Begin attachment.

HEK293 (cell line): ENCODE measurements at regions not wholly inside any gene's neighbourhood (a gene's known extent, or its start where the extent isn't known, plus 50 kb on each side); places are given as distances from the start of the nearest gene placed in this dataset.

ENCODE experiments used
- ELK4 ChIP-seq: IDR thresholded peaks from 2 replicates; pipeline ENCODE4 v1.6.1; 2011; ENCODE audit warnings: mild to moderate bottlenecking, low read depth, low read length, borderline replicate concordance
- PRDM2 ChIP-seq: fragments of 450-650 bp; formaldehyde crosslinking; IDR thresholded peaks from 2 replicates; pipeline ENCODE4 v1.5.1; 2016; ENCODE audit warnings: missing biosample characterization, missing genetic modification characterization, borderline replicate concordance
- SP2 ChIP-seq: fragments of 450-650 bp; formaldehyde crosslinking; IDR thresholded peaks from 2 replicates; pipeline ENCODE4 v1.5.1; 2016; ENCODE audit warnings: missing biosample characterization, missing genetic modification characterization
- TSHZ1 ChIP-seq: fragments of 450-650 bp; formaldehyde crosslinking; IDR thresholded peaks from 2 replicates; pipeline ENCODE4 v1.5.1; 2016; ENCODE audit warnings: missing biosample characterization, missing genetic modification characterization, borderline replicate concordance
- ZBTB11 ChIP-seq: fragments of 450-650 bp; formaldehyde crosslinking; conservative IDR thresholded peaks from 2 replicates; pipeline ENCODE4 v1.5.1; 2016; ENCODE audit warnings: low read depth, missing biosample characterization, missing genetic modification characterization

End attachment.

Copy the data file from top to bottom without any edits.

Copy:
HEK293 (cell line): ENCODE measurements at regions not wholly inside any gene's neighbourhood (a gene's known extent, or its start where the extent isn't known, plus 50 kb on each side); places are given as distances from the start of the nearest gene placed in this dataset.

ENCODE experiments used
- ELK4 ChIP-seq: IDR thresholded peaks from 2 replicates; pipeline ENCODE4 v1.6.1; 2011; ENCODE audit warnings: mild to moderate bottlenecking, low read depth, low read length, borderline replicate concordance
- PRDM2 ChIP-seq: fragments of 450-650 bp; formaldehyde crosslinking; IDR thresholded peaks from 2 replicates; pipeline ENCODE4 v1.5.1; 2016; ENCODE audit warnings: missing biosample characterization, missing genetic modification characterization, borderline replicate concordance
- SP2 ChIP-seq: fragments of 450-650 bp; formaldehyde crosslinking; IDR thresholded peaks from 2 replicates; pipeline ENCODE4 v1.5.1; 2016; ENCODE audit warnings: missing biosample characterization, missing genetic modification characterization
- TSHZ1 ChIP-seq: fragments of 450-650 bp; formaldehyde crosslinking; IDR thresholded peaks from 2 replicates; pipeline ENCODE4 v1.5.1; 2016; ENCODE audit warnings: missing biosample characterization, missing genetic modification characterization, borderline replicate concordance
- ZBTB11 ChIP-seq: fragments of 450-650 bp; formaldehyde crosslinking; conservative IDR thresholded peaks from 2 replicates; pipeline ENCODE4 v1.5.1; 2016; ENCODE audit warnings: low read depth, missing biosample characterization, missing genetic modification characterization